SCORPIONS guitarist Rudolf Schenker has once again responded to criticism from his brother Michael after the former UFO axeman accused him of being a "dangerous bully" who "takes advantage" his younger sibling.
Michael Schenker gave a number of interviews in recent years in which he questioned his brother's integrity, going so far as to call Rudolf "a con artist" who "completely adopted" Michael's image as his own. He also denounced the SCORPIONS for "distorting" the story of his brief tenure with the band and lamented the fact that he gave Rudolf his "portion" of the songwriting credit for the classic SCORPIONS song "Coast To Coast". It all came to light, Michael said, when he was approached to help with the recent 50th-anniversary SCORPIONS reissues.
In a brand new interview with Guitar Player magazine, Rudolf — who is seven years older than Michael — said: "I tell you one thing: I love my brother. He can say whatever he wants to say. He's an amazing guitar player, an amazing person — whatever he wants to say, why not say it? [Laughs] If that is what makes him happy, then okay. I wish him all the best.
"I think, sooner or later, we will all be friends again and we will play together again. My life is too happy to put myself into a dustbin over it. I want to live in the sky. I am so happy for my life."
This is not the first time Rudolf has publicly addressed Michael's scathing comments about him. Three years ago, Rudolf dismissed his brother's criticism, telling Classic Rock magazine: "Look, I love my brother. He's a fantastic guitar player but he knows nothing about business. When we made 'Lovedrive', the band was under contract to Dieter Dierks [producer and manager]. When I asked Michael to play a solo to my composition 'Coast To Coast', we agreed a half-and-half credit, but Dieter wouldn't allow it — this related to publishing and studio costs. Michael had a signed contract with Dieter that gave him one point on the song. And we agreed to pay Michael… he had the money."
He continued: "But in 1985, when [Michael] was completely smashed and had a new MSG with Robin McAuley, Michael lived with me in my house. We flew in musicians, I did all of that for nothing on the understanding that Michael would pay me when a record label came in. But he didn't pay me anything. So I took his half to cover the bills he hadn't paid. Everything is clear. All Michael has to do is ask: 'What's happening here?' But he doesn't; instead, he gives these stupid interviews."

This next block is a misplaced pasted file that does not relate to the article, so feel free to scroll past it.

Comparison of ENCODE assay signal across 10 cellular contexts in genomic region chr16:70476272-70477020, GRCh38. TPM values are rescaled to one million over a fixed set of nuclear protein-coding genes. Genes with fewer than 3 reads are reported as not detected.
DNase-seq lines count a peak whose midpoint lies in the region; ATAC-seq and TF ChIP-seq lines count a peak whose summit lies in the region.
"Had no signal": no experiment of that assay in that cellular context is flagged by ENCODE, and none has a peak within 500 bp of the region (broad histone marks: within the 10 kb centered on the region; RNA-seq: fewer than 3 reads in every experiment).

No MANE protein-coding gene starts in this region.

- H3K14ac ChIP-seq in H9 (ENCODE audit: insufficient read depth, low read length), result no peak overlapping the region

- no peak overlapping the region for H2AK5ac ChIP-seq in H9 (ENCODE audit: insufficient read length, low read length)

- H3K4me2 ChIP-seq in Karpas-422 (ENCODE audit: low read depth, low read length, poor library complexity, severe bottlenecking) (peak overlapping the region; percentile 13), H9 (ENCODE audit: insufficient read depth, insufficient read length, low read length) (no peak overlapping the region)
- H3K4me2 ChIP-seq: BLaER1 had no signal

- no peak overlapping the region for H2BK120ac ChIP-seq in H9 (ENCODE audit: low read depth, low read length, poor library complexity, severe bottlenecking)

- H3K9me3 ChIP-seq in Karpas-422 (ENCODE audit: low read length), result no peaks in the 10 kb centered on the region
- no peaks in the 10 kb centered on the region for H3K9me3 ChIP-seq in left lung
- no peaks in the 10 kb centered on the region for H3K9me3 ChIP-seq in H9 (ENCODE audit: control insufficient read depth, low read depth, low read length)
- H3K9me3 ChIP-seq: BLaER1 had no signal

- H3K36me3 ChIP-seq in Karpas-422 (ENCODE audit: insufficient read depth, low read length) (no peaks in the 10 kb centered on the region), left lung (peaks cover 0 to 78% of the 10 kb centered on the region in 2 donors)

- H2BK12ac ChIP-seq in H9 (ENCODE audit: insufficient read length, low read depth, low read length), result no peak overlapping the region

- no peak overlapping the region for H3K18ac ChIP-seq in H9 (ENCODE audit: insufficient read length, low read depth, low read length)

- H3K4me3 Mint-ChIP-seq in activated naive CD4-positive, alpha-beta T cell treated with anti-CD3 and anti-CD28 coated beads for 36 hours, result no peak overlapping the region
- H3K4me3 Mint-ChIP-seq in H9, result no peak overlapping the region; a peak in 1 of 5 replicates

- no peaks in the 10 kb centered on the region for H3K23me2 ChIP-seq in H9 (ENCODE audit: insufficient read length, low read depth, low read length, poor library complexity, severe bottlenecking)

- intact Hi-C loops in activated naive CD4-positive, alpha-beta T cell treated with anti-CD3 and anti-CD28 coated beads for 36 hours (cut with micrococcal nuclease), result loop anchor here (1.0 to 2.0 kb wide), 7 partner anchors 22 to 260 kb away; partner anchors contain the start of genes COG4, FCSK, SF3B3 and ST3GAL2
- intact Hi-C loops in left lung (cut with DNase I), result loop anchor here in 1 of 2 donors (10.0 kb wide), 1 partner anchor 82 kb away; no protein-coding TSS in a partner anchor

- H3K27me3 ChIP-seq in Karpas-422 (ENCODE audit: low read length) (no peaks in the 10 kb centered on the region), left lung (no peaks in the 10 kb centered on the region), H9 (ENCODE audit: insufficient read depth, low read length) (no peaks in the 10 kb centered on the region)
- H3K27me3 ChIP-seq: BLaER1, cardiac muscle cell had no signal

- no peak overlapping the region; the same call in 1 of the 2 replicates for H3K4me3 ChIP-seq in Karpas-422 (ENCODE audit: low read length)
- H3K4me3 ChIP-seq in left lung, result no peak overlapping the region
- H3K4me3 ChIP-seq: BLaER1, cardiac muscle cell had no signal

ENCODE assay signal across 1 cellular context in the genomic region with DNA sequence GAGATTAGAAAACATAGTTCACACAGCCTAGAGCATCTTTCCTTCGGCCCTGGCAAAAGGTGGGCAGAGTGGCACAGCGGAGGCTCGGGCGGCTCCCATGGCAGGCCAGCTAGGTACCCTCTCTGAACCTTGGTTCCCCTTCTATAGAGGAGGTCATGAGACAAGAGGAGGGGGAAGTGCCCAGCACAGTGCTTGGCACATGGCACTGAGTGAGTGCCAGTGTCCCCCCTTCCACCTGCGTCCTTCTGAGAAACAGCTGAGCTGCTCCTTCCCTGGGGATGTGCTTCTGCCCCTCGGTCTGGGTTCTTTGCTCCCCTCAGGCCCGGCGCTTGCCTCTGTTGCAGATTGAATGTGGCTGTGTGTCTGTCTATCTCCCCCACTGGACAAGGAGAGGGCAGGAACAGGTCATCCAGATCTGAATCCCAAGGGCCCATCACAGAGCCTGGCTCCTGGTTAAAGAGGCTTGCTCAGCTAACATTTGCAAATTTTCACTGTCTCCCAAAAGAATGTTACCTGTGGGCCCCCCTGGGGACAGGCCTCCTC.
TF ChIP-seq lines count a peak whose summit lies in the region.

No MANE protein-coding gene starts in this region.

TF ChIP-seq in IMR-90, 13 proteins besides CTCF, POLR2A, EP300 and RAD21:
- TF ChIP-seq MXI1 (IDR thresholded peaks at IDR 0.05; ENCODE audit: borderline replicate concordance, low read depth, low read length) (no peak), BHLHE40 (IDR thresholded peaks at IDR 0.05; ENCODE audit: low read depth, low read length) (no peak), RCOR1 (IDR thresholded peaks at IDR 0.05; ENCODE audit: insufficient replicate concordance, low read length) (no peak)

Rudolf added: "I still love my brother but he has always hated business matters and the only person that's to blame here is himself."
Michael has repeatedly said that he has no intention of reconnecting with his older brother, telling Spain's Metal Journal in a 2021 interview: "I love Rudolf as a brother, but social distance is needed, so I don't get tricked into any further inconvenient situation. Rudolf is a bully, and I don't connect with bullies. It creates turbulence, and it's inconvenient… I don't wanna be controlled by them. I have established myself in a way that I don't wanna be tricked into more inconvenient situations. The moment I connect with Rudolf — you have to understand — it will carry on just the way it did when I was 15, and it will never stop. He's a trickster.
"Rudolf and I, we have been separated for 50 years," Michael continued. "We have never actually spent any time together except for the tour dates in the [SCORPIONS] 'Lonesome Crow' period, but that's it. So we're used to that anyway.
"I hope for Rudolf to find his way back to understanding what true life is about. [He's] chasing something that gives you something that in the end is not gonna make you happy, which is fame and money, et cetera, et cetera. It rarely makes anybody happy. I mean, sometimes it kills people — too much fame, it kills people; they just die. And so I don't wanna be involved in that world."
Michael Schenker first appeared on SCORPIONS' 1972 album "Lonesome Crow", earned acclaim in the 1970s on classic UFO albums such as "Phenomenon" and "Lights Out" before rejoining SCORPIONS for 1979's "Lovedrive". He departed soon thereafter to launch MICHAEL SCHENKER GROUP. And while his sometimes-erratic behavior have derailed parts of his career, Schenker remains one of hard rock and metal's most influential axemen.